FIG. 7 is a perspective view of nut 20. Nut 20 has internal threads 22 that engage external threads 12 formed on body 10. A cavity 24 is formed within nut 20 to receive collet 40 shown in FIGS. 9 and 10. Cavity 24 includes a shoulder 26 that prevents the collet 40 from entering the threaded region of nut 20. The cavity includes a conical section 28 having an angle β, which in an exemplary embodiment is 40 degrees. A first nut opening 21 has a first inner diameter and a second nut opening 23 has a second inner diameter. The first nut opening 21 and second nut opening 23 are sized so that the collet 40 remains positioned within the nut 20 as described below.
FIG. 10 is an end view of the collet 40. The collet 40 is an important feature of the invention and helps create a metal to metal seal between the tapered surface 16 on body 10 and the corrugated tubing. The collet 40 snap lockedly receives the corrugated tubing thereby allowing the fitting to be preassembled and facilitating installation of the fitting in the field. Collet 40 is made up of a cylindrical body 42 and a lip 46. The lip 46 is formed at one end of the cylindrical body 42. The lip 46 has an outer beveled surface 43 having an angle of β and an inner beveled surface having an angle of α. Outer beveled surface 43 engages conical section 28 on nut 20 and inner beveled surface 41 acts in conjunction with tapered surface 16 on body 10 to compress the corrugated tubing and create a metal to metal seal. The other end of the cylindrical body 42 has a ridge 44 of increased thickness. Ridge 44 provides rigidity to the collet 40. A plurality of slots 48 are provided through the lip 46 and along part of the length of the cylindrical body 42 to create a plurality of flexible collet sections 43. This allows the collet 40 to be placed in nut 20 and then expanded, using a tool, so that the collet 40 is held in the nut 20.
FIG. 12 is a side view, partially in cross-section, of the assembled fitting. The collet 40 is placed within nut 20 and is expanded so that the flexible collet sections 43 are bent away from the central axis of the collet 40. This expands the outer diameter of lip 46 and retains collet 40 within recess 24 formed in nut 20. Body 10 is threaded into nut 20. An optional stop 50 may be installed around the external threads on the body 10 to limit the travel of the body 10 relative to the nut 20. This leaves enough room within nut 20 to receive the corrugated tubing as described below. The stop 50 may be a cylindrical, plastic sleeve that includes relief areas (e.g. scored lines). The relief areas cause the stop 50 to separate and L:s become detached from the body 10 upon tightening the body 10 to the nut 20.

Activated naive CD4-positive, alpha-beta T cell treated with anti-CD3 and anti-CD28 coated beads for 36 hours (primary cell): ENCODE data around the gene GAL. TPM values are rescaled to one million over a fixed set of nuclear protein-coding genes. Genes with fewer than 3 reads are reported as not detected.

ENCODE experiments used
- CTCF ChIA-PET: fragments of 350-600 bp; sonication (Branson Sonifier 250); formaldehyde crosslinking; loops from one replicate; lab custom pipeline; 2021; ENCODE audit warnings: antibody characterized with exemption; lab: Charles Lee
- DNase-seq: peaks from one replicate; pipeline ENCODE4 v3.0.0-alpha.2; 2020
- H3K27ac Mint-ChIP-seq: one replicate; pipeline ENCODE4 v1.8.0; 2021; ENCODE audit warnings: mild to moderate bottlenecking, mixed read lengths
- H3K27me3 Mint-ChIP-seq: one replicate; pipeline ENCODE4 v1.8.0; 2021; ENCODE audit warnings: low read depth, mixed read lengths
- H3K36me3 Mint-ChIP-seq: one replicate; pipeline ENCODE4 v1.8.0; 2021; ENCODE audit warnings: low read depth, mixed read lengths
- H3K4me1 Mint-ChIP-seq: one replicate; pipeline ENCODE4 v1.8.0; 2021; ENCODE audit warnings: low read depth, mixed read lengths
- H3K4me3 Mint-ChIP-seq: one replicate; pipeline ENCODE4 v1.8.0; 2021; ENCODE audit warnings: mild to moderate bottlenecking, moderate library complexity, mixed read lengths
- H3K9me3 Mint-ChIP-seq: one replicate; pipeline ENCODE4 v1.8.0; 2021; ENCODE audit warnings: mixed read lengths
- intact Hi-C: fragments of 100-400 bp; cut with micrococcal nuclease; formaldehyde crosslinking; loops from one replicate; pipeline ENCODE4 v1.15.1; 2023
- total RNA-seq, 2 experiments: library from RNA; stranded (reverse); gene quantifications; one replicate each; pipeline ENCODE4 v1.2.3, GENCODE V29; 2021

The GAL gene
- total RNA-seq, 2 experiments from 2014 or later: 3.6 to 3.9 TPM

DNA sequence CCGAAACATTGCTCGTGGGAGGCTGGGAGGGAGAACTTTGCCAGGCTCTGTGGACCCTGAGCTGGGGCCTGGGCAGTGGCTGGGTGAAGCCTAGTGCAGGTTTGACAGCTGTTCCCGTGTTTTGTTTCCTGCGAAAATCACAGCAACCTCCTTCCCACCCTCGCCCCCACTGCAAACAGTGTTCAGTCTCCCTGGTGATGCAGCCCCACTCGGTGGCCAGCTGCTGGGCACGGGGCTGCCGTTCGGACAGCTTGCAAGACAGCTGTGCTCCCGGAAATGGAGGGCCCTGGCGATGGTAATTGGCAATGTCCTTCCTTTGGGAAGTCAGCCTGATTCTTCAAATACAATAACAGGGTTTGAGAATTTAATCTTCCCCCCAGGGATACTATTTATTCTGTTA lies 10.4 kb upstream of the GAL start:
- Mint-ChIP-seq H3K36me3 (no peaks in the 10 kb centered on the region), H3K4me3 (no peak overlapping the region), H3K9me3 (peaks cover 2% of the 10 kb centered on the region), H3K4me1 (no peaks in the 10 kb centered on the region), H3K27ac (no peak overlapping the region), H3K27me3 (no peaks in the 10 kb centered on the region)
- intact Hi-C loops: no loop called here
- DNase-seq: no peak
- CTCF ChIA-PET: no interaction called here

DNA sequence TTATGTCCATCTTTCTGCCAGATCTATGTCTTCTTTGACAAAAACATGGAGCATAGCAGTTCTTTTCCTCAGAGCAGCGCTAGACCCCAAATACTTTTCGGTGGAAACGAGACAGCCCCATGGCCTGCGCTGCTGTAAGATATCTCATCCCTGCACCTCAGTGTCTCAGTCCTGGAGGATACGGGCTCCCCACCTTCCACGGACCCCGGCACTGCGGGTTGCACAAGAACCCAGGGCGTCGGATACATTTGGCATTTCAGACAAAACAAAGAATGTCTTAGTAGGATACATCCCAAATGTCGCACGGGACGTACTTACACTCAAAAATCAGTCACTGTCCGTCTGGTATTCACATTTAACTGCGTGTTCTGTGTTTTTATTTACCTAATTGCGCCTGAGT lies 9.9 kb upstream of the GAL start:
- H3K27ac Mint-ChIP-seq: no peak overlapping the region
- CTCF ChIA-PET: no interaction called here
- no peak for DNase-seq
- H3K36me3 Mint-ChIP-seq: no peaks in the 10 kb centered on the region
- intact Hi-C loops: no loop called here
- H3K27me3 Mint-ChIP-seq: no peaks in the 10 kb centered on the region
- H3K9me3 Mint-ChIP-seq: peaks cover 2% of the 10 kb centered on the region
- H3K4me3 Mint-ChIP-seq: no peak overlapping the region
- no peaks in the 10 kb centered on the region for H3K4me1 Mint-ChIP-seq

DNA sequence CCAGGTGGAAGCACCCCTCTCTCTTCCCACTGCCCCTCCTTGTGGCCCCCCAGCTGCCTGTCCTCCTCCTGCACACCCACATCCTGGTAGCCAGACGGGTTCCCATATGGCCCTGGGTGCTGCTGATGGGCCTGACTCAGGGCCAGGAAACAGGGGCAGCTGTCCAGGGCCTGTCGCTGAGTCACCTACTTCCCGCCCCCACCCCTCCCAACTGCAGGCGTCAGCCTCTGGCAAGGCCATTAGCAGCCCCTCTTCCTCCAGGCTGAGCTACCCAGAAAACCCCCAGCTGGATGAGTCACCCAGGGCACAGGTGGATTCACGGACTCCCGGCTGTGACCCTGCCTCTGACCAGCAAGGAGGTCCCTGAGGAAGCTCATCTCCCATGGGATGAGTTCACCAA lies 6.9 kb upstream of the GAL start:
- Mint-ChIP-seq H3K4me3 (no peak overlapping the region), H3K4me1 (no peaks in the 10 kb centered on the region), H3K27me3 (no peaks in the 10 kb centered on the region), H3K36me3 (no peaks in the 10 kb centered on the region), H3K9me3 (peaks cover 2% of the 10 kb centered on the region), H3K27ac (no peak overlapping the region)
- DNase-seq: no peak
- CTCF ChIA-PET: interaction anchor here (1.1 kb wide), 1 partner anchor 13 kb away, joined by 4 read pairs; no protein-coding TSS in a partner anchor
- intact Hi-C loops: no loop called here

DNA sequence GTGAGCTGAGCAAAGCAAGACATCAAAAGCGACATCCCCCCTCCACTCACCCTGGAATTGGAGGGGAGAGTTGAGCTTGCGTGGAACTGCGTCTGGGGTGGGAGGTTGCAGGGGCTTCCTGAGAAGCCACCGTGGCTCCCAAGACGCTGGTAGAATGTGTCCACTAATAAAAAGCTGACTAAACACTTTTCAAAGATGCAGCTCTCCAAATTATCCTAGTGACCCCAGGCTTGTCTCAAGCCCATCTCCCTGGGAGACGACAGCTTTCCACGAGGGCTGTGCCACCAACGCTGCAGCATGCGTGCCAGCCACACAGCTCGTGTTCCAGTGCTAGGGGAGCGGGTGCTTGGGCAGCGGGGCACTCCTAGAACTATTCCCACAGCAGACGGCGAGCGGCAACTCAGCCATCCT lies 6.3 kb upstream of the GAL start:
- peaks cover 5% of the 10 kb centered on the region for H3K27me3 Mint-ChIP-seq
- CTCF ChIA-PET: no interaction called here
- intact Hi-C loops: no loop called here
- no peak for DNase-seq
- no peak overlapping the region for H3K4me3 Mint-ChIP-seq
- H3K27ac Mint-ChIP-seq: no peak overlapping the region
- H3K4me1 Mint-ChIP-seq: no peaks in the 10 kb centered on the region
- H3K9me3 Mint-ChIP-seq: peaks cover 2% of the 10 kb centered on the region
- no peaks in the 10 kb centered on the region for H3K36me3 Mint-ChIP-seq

FIG. 13 is a side view, in partial cross-section, illustrating the installation of the corrugated tubing 60 into the fitting. The corrugated tubing 60 is cut in a valley and inserted into the collet 40. The peak on the corrugated tubing 60 spreads the flexible collet sections 43. Once the peak clears the inside of lip 46, the flexible collet sections 43 return back to their position prior to insertion of the corrugated tubing 60 and are positioned within a valley of the corrugated tubing 60. The interference between the lip 46 and the valley of the corrugated tubing 60 holds the corrugated tubing 60 to the fitting. The corrugated tubing 60 is positioned around locating sleeve 30. Locating sleeve 30 aligns the corrugated tubing 60 with the body 10 and facilitates creation of a metal-to-metal seal as described below. Because the body 10 is aligned with the corrugated tubing 60 through the locating sleeve 30, there is no need to use a flaring tool that was previously used in the prior art. This eliminates a step in the installation process and reduces the number of tools the installer must carry.
The installer may now tighten the body 10 relative to nut 20. As the body 10 moves into nut 20, the tapered surface 16 contacts the end of the corrugated tubing and begins to compress the corrugated tubing 60 between tapered surface 16 and inner beveled surface 43 on collet 40. FIG. 14 is an exploded view of a portion of FIG. 13. As shown in FIG. 14, the corrugated tubing 60 is compressed into a double flare as the body 10 is tightened relative to nut 20. Compressing two layers of corrugated tubing provides an enhanced metal-to-metal seal. The two layers of tubing provide for greater compression and a tighter seal.